Earle D. Baker
Baker in 1951
Member of the Los Angeles City Council from the 2nd district
In office
July 1, 1951 – June 30, 1959
Preceded byLloyd G. Davies
Succeeded byLemoine Blanchard
Personal details
Born(1887-09-28)September 28, 1887
Iantha, Missouri
DiedJuly 15, 1969(1969-07-15) (aged 81)
Laguna Beach, California
Political partyRepublican

Earle D. Baker (September 28, 1887 – July 15, 1969) was a prominent Hollywood food broker[1] who was a member of the Los Angeles City Board of Education from 1949 to 1951 and of the Los Angeles City Council from 1951 until 1959.


Baker was born on September 28, 1887, in Iantha, Missouri, the son of William Calvin Baker of Ohio and Laura Laidlaw Baker of Canada. He was brought to California in 1901 and attended San Francisco public schools as well as the University of California in Berkeley. He was married to Edna I. Harrison of Kansas City, Kansas, on September 4, 1912. They had two children, Calvin Harrison Baker and Adele Baker Hart, and lived at 6818 Odin Street, at 2200 Fairfield Avenue, and at 2017 Holly Hill Terrace, all in the Hollywood Hills.[1][2][3][4]

One of his first positions was that of secretary to the San Fernando Fruit Exchange.[5] In 1930 he began a food brokerage business, Baker Brokerage Company, later known as Baker-Bishop-King, Inc. He retired in 1947, but after his council service ended in 1959 he worked for a savings and loan association. He was a Methodist and a Republican.[1][3][6]

He was president of the Hollywood Lions Club, as well as district governor of the organization and a master of the Cahuenga Lodge of Masons. He was on the board of directors of the Hollywood Bowl and Hollywood YMCA and was active in the First Methodist Church of Hollywood.[citation needed]

Baker died July 15, 1969, at the age of 81 in Laguna Beach, California. Services were held at Laguna Hills United Methodist Church, and burial followed at Grand View Memorial Park Cemetery, Glendale.[1]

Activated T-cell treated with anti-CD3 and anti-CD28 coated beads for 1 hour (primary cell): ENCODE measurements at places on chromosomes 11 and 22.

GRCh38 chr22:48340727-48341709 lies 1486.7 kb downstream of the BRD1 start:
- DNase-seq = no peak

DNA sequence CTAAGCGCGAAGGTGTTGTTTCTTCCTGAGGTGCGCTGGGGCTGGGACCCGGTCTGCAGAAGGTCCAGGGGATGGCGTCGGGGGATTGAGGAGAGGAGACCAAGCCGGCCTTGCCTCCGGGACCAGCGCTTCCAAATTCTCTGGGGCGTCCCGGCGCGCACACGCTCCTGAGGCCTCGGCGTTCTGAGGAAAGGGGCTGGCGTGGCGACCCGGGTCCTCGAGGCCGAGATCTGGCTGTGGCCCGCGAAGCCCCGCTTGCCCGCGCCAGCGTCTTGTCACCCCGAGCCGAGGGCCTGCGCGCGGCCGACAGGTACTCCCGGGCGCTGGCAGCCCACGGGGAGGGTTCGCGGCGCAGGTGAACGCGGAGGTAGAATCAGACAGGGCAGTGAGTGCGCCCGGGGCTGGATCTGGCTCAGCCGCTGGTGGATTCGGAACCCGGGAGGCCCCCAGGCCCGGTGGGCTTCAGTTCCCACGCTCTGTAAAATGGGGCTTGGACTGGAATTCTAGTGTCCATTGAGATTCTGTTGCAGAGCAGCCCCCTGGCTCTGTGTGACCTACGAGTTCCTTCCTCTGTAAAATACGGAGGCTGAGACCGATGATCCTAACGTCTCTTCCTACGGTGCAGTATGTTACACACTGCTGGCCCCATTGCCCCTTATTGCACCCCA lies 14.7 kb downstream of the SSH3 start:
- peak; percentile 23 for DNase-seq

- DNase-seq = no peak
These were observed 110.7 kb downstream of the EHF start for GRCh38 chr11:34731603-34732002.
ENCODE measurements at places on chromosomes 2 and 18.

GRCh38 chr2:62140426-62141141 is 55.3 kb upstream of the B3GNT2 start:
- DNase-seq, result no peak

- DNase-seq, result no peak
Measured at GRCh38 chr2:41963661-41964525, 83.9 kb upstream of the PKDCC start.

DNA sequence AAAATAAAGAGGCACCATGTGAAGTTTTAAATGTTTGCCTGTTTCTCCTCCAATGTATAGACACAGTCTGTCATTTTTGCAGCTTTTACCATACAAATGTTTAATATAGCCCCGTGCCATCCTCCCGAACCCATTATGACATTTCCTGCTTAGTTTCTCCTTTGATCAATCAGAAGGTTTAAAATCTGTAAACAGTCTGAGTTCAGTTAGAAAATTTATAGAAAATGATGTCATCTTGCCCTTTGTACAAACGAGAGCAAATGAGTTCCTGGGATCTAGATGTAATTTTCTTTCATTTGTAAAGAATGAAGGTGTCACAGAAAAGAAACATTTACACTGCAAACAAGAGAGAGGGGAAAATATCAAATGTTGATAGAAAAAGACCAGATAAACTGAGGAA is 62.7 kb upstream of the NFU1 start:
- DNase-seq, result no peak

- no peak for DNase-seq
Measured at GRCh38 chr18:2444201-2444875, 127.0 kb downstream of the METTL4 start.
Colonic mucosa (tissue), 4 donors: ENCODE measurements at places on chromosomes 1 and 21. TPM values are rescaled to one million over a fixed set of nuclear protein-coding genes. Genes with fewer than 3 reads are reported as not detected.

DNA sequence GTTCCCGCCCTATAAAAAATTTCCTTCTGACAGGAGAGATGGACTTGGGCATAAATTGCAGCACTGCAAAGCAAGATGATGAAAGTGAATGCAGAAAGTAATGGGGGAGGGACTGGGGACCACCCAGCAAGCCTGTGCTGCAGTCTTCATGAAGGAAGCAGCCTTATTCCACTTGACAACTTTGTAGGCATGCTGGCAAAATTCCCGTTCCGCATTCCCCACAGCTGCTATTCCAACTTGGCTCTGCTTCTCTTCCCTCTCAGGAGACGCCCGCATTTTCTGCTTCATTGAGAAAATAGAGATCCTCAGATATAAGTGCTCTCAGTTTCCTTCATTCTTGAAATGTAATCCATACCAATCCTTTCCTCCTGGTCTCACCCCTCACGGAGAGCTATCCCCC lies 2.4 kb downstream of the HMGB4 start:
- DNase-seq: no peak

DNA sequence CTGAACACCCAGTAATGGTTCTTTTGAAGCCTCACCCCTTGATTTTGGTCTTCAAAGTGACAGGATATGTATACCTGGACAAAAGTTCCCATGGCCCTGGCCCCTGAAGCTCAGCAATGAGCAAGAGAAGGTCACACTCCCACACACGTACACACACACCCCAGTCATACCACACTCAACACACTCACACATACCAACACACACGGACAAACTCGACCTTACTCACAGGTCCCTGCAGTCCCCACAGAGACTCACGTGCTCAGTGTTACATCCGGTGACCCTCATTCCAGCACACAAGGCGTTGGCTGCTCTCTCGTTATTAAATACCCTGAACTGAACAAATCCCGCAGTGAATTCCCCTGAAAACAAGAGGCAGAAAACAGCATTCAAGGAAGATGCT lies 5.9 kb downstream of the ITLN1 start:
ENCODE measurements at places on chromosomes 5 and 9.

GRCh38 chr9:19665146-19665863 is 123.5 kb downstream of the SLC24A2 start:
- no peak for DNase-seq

Public service

Board of education

Baker won a seat on the Board of Education in 1949 when he was opposed by John T. Gardner, a union leader.[7] He served for two years and then ran for the City Council.

City Council


Baker was easily elected in the primary vote for Los Angeles City Council District 2, over incumbent Lloyd G. Davies, whose ill health had forced him to miss many City Council meetings.[5] In that era, the 2nd District represented Hollywood and a sizable portion of the San Fernando Valley, generally west of Ventura Boulevard and extending north to Encino.[8] He was reelected in 1953 and 1955, and was defeated by Lemoine Blanchard in a runoff in 1959 after City Council terms were extended to four years.


Conservative. Baker was known as a conservative[9] and was supported by the Los Angeles unit of the conservative political group Pro America.[10]

Statue. He introduced a resolution urging the Board of Public Works to cancel a $10,000 contract with artist Bernard Rosenthal for a modernistic artwork of a family grouping that was cast and eventually installed in front a new Police Building opposite the City Hall. He noted "manifest strong public objection" to the piece.[11]